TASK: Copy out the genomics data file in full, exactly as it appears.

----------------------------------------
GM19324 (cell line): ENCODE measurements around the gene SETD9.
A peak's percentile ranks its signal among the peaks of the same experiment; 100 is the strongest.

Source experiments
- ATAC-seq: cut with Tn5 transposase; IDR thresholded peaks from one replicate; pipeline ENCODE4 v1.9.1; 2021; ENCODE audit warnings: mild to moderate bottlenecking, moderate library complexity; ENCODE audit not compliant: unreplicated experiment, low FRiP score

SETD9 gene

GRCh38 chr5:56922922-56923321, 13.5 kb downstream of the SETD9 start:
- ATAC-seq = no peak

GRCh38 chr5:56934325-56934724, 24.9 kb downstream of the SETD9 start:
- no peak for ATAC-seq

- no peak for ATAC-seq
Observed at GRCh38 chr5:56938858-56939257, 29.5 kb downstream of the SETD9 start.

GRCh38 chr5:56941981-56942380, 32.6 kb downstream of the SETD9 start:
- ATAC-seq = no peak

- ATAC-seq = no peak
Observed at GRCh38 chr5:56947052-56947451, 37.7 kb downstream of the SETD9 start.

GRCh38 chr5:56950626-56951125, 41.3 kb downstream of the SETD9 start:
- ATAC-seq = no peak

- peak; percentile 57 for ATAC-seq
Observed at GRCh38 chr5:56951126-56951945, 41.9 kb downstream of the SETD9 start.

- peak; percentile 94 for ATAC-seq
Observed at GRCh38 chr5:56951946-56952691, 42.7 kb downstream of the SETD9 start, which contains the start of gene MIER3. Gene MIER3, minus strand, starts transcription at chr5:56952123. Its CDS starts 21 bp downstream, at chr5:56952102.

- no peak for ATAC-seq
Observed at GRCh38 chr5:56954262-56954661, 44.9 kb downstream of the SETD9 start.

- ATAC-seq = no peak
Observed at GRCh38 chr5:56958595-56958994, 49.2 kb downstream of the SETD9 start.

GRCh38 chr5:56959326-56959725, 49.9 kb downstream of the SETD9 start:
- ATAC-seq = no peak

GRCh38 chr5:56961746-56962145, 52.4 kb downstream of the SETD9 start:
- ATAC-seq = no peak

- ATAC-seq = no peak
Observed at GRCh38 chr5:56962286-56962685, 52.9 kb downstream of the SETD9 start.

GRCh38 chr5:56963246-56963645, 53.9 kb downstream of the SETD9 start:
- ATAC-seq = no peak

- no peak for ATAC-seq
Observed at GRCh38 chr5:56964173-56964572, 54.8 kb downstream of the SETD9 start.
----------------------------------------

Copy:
GM19324 (cell line): ENCODE measurements around the gene SETD9.
A peak's percentile ranks its signal among the peaks of the same experiment; 100 is the strongest.

Source experiments
- ATAC-seq: cut with Tn5 transposase; IDR thresholded peaks from one replicate; pipeline ENCODE4 v1.9.1; 2021; ENCODE audit warnings: mild to moderate bottlenecking, moderate library complexity; ENCODE audit not compliant: unreplicated experiment, low FRiP score

SETD9 gene

GRCh38 chr5:56922922-56923321, 13.5 kb downstream of the SETD9 start:
- ATAC-seq = no peak

GRCh38 chr5:56934325-56934724, 24.9 kb downstream of the SETD9 start:
- no peak for ATAC-seq

- no peak for ATAC-seq
Observed at GRCh38 chr5:56938858-56939257, 29.5 kb downstream of the SETD9 start.

GRCh38 chr5:56941981-56942380, 32.6 kb downstream of the SETD9 start:
- ATAC-seq = no peak

- ATAC-seq = no peak
Observed at GRCh38 chr5:56947052-56947451, 37.7 kb downstream of the SETD9 start.

GRCh38 chr5:56950626-56951125, 41.3 kb downstream of the SETD9 start:
- ATAC-seq = no peak

- peak; percentile 57 for ATAC-seq
Observed at GRCh38 chr5:56951126-56951945, 41.9 kb downstream of the SETD9 start.

- peak; percentile 94 for ATAC-seq
Observed at GRCh38 chr5:56951946-56952691, 42.7 kb downstream of the SETD9 start, which contains the start of gene MIER3. Gene MIER3, minus strand, starts transcription at chr5:56952123. Its CDS starts 21 bp downstream, at chr5:56952102.

- no peak for ATAC-seq
Observed at GRCh38 chr5:56954262-56954661, 44.9 kb downstream of the SETD9 start.

- ATAC-seq = no peak
Observed at GRCh38 chr5:56958595-56958994, 49.2 kb downstream of the SETD9 start.

GRCh38 chr5:56959326-56959725, 49.9 kb downstream of the SETD9 start:
- ATAC-seq = no peak

GRCh38 chr5:56961746-56962145, 52.4 kb downstream of the SETD9 start:
- ATAC-seq = no peak

- ATAC-seq = no peak
Observed at GRCh38 chr5:56962286-56962685, 52.9 kb downstream of the SETD9 start.

GRCh38 chr5:56963246-56963645, 53.9 kb downstream of the SETD9 start:
- ATAC-seq = no peak

- no peak for ATAC-seq
Observed at GRCh38 chr5:56964173-56964572, 54.8 kb downstream of the SETD9 start.